Web Typography in Ubuntu: Part 1

One of the first things a care­ful observ­er will like­ly notice about a fresh Ubun­tu install is the dis­tinct­ly odd appear­ance of their favorite web­sites. The cause for this is that, although Ubun­tu ships with a fair selec­tion of fonts, they aren’t prop­er­ly assigned as alias­es to the pro­pri­etary fonts that most web­sites call for; Hel­veti­ca and Ari­al have a per­fect cousin in FreeSans, yet are sub­sti­tut­ed with Lib­er­a­tion Sans by default, the lat­ter of whose stemmed “1” and barred “J” (among oth­er things) is a dead give­away. Like­wise, Ver­dana is also sub­sti­tut­ed with Lib­er­a­tion Sans, when DejaVu Sans is a much clos­er fit. Then there’s Times New Roman, Luci­da Grande, Baskerville — none of which is ade­quate­ly mim­ic­ked.

Sev­er­al of these fonts are bet­ter served by some Ubun­tu defaults, and still oth­ers — Gill Sans, Opti­ma, Caslon, Tahoma, and more — have decent sub­sti­tutes just wait­ing in the repos­i­to­ries. Typog­ra­phy plays a greater role in user expe­ri­ence than I think most peo­ple work­ing on Ubun­tu real­ize, and it should be a goal of 10.10 to ele­vate this part of the OS as much as pos­si­ble. This requires just a few extra kilo­bytes in pack­ages and some changes/additions to the files in /etc/fonts/conf.d/. In a sub­se­quent post I’ll be cat­a­loging what those changes should be.

But it’s impor­tant to rec­og­nize first of all that this is a sig­nif­i­cant part of the rea­son that many find Ubun­tu (and Lin­ux in gen­er­al) to have a “cheap” look. In many cas­es I even see ser­ifs stand­ing in place of sans-ser­ifs, whose small sizes make the ser­ifs near­ly illeg­i­ble where a sans would read just fine. And the poor sub­sti­tu­tions and mea­ger range of repro­ducible fonts makes for a very flat expe­ri­ence — when everything’s in either Lib­er­a­tion Sans or DejaVu Serif, it’s hard not to feel that you’re get­ting a crip­pled ver­sion of the web. These prob­lems are the result of a sheer lack of con­cern for how words are pre­sent­ed on-screen. Now more than ever they need to be addressed, as much (if not the major­i­ty) of com­put­ing now takes places in a brows­er.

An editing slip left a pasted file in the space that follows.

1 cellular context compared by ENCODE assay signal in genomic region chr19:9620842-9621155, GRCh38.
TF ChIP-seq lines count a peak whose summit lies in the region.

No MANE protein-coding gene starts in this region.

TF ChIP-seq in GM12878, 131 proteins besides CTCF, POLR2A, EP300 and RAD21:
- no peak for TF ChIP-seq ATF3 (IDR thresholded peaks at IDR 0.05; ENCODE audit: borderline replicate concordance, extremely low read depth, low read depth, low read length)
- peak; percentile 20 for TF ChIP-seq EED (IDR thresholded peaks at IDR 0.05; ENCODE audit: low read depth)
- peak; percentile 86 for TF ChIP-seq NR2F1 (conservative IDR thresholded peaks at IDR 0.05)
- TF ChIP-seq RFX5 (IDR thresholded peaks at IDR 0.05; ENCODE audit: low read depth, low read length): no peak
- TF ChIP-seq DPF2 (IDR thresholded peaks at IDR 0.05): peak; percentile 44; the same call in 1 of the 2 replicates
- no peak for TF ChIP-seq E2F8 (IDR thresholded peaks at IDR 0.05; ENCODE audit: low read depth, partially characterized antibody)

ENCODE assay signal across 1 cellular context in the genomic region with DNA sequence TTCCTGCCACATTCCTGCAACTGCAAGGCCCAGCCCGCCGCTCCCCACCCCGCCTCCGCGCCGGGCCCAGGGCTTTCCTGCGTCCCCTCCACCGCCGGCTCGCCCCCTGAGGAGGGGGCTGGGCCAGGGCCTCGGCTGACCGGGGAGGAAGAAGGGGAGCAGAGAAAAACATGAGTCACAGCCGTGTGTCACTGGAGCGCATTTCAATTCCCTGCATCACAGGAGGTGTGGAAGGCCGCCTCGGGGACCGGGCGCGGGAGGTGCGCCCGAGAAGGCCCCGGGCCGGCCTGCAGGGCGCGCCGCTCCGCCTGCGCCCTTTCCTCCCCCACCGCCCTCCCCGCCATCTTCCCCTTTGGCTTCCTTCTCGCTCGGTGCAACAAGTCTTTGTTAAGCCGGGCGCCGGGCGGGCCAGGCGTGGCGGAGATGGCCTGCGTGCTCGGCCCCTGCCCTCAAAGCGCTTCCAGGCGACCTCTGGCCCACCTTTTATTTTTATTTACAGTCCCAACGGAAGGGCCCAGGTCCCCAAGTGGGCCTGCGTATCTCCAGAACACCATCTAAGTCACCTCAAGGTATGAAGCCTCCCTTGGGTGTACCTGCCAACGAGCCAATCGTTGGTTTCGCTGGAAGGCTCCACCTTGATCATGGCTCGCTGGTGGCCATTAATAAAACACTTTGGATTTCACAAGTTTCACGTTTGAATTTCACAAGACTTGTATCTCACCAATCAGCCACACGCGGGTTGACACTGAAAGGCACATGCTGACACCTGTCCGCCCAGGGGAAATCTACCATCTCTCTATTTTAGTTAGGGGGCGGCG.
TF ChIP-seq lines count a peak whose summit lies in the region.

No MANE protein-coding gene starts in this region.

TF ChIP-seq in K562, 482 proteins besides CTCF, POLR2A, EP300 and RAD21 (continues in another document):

I also want to stress that this is not a mat­ter of per­son­al pref­er­ence; unlike my insis­tence upon no hint­ing — which I admit was sub­jec­tive, but which I played up for effect — these sub­sti­tu­tions are plain­ly incor­rect. Sure, you may pre­fer that Google’s pages show up in, say, Bit­stream Char­ter, and you’re free to make that the case. But when the inten­tions of web design­ers are so poor­ly adhered to by Ubuntu’s defaults, it results in a major com­mu­ni­ca­tions gap.

This is also not a bur­den to place on the web design­ers. For one thing, they can’t be blamed for design­ing for Win­dows and Mac, when those OSes account for over 95% of their users. Vir­tu­al­ly every­body has Ver­dana, and they can’t rea­son­ably be expect­ed to look up the Lin­ux equiv­a­lent for every near­ly uni­ver­sal font they want to invoke — if such a ref­er­ence were to exist in the first place. Sec­ond, when it is per­fect­ly with­in our pow­er to rec­ti­fy the com­mu­ni­ca­tion of type between web­sites and a default user, then we owe it to our­selves to do so as the con­trib­u­tors to a Lin­ux dis­tri­b­u­tion whose explic­it goal is to gain trac­tion with the layper­son. While Lin­ux in gen­er­al and Ubun­tu in par­tic­u­lar offer sev­er­al prac­ti­cal advan­tages over Mac and Win­dows, you can’t win hearts and minds with­out the pol­ished exte­ri­or of a care­ful­ly con­sid­ered and metic­u­lous­ly refined visu­al expe­ri­ence. And type is of para­mount urgency for that expe­ri­ence.